Thursday, May 25, 2017

The Need is Great.

I can hardly believe that this month is coming to an end, TIME SLOW DOWN!!! May is foster care awareness month and I can’t let the month slip away without sharing my heart on this topic. One of the things I have realized in this journey is that I want to challenge the world’s perspective on what and who is fit to be a foster parent.

With 450,000 kiddos in the foster care system across the United States they need our help. Whether you are donating, volunteering or becoming a CASA, it really takes a village. These children are our future and addiction, abuse, instability and neglect are destroying them.

Since stepping into this world 3 ½ years ago, I realized the magnitude of the need. Over the years I have collected a variety of responses from people when they find out I am a foster parent. As I describe my eclectic family of 7 I have found that most people’s response often seem to come from one of two places; a guilty conscience of sorts or an over the top for enthusiasm that I am this “saint” doing an amazing thing. I am quick to brush off the “saint” comments not because I can’t take a compliment but because in all honesty I am not a saint, I am just willing. There is nothing more special about me that makes me more capable than anyone else. The longer I am in this world, the more I see how much they need us and that fuels me.

My life has radically changed since stepping into this world, I walked through a door and saw things that changed my whole perspective about the world of foster care. I saw and heard things I can’t unsee, faces I can’t forget. I am writing this post, balancing my fearful pre-mom months with my adoptive/foster mom experiences. I will tackle some of the most common responses I get from people when they find out how I have built my diverse family. I will call them Naive Jules and Seasoned Jules.

“I have thought about doing foster care but I haven’t because…”

“...I could never say goodbye.”

This one was so hard for me and honestly my greatest fear, Naive Jules would lay awake at night knowing my heart was going to break. I spent the first several months of my parenting experience being territorial, insecure, clutching tightly to any security I could grasp. Little One leaving the first time was my first loss experience, I sobbed as I prepared to have her exit our home in two short hours. I grieved and grieved, that one was a sucker punch to the soul, my heart physically ached for months. That struggle produced really good fruit in my soul, I came back stronger, braver and with more love.

One year later when Little One left our home for the second time (she came back to us 7 months after leaving the first time) my Seasoned Jule’s hand began to loosen it’s grip, I was beginning to figure out my heart a bit. Learning how to love well and let go. The crew and I had a conversation the other day about the price of love, how costly it is but how worth it. I have learned this is true. The cost of loving well means that my heart aches a lot. I feel things deeply and really have very little control over this heart of mine. It isn’t easy, counting down days to goodbye, wondering each time the phone rang if it was bad news, dreading each court hearing, all while fighting the thoughts that plagued my mind. I have learned that the more I love somehow the more love there is. When Baby was just 2 weeks old I remember holding him and just sobbing realizing that I had “accidentally” fallen in love with him. I knew the cost of that reality, it was going to hurt like hell to say goodbye. The truth is I fall hard and fast for all of them, I see the risk, I know the risk. My soul knows that loving them well into a place that hurts is a risk. They deserve me to take that risk, for I may be the only heart out there that breaks for them.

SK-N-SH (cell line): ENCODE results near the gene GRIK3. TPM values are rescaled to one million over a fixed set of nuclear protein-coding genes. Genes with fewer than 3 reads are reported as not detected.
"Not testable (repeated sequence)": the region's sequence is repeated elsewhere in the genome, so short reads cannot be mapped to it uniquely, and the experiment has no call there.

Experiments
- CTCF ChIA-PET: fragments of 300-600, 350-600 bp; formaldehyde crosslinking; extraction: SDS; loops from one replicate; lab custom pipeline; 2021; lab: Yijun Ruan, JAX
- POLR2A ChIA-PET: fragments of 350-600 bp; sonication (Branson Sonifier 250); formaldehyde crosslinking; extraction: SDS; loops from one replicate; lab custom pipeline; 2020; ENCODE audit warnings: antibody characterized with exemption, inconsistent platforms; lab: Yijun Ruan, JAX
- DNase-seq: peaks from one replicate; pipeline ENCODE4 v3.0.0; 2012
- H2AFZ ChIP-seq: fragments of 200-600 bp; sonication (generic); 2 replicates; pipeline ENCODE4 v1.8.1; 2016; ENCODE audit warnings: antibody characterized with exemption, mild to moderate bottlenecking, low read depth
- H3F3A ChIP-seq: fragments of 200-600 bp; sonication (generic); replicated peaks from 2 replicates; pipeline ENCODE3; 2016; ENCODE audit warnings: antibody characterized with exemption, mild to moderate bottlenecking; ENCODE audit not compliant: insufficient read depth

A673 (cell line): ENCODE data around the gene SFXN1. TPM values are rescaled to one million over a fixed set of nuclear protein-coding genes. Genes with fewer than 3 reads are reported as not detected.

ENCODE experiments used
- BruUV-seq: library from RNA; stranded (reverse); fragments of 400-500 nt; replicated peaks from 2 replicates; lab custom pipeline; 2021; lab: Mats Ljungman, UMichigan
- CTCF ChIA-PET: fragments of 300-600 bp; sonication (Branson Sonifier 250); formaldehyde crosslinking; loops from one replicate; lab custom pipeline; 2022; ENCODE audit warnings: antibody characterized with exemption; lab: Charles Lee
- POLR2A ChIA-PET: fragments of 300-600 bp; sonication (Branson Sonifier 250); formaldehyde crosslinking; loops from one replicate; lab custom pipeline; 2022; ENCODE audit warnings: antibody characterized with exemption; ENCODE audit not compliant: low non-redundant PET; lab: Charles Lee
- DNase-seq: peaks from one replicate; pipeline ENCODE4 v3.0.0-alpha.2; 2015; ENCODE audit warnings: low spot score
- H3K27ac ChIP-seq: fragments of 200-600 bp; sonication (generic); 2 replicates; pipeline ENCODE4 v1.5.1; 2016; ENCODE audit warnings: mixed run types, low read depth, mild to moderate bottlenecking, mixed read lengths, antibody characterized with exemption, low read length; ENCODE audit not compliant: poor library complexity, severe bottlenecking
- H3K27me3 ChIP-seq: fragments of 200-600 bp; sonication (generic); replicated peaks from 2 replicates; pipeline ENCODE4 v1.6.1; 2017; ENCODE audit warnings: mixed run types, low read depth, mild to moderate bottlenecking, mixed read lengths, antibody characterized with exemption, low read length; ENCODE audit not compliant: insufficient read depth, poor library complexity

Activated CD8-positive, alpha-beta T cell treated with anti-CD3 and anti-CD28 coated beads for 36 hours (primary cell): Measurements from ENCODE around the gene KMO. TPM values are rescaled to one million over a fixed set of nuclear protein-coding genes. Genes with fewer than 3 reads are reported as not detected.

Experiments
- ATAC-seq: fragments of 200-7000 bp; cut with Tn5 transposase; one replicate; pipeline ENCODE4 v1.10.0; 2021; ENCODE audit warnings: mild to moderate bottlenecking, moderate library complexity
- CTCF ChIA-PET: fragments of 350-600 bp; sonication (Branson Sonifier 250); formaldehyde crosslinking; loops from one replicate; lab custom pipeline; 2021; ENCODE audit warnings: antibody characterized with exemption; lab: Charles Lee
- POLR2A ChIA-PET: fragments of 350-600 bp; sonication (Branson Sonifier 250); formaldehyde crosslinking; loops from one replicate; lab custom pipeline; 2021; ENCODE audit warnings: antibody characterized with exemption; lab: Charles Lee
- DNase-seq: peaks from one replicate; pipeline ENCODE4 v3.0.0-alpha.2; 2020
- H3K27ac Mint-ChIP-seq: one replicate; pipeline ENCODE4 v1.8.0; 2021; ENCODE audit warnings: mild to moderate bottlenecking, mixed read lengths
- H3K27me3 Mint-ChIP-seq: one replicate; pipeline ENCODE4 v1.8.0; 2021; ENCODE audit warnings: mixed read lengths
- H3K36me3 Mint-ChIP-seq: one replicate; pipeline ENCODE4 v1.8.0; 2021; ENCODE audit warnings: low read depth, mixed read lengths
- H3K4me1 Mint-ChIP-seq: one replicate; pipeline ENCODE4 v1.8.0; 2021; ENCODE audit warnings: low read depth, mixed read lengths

“...I worry about the influence of foster kids on my kids.”

Now, I must start this portion with the perspective that both Naive and Seasoned Jules does not have the desire for biological kids, nor do I have any biological kiddos. I recognize my perspective is slightly different on this one, I have built my family entirely through adoption/foster care. My children are 100% percent my children, I do not imagine I would love them any differently if they were grown in my womb but what I do realize that there is a level of innocence that exists in children who have not been traumatized.

Most of my children have come to me with pre-existing conditions of trauma, I spend most of my parenting trying to rewire their neural pathways and pack in innocence. I think my experience with bringing perfect Baby Boy home from the hospital has taught me how to parent an innocent, “pure,” clean slate, sweet baby. That reality stirs in me a whole new layer and desire to protect from everything, in hope that he doesn’t ever experience a fraction of what his siblings have. Naive Jules was able to just love kiddos well with no concern on the change it would have for other children in the home. Seasoned Jules has watched as our family has grown by another 3 after the adoption of the crew.

Our journey into foster care has switched from my journey to our journey, we love well as a family. I have watched the beautiful gift of my Crew opening wide to love new members of our family. They jump in wholeheartedly and with such grace and compassion, they inspire me. I have realized what a missed opportunity this would have been had I not allowed us to do this together. I am confident I am raising a crew that knows how to love well, that is compassionate and kind. They have learned to live with arms wide open, beckoning the world around them. They know first hand the ache and fear these little people feel.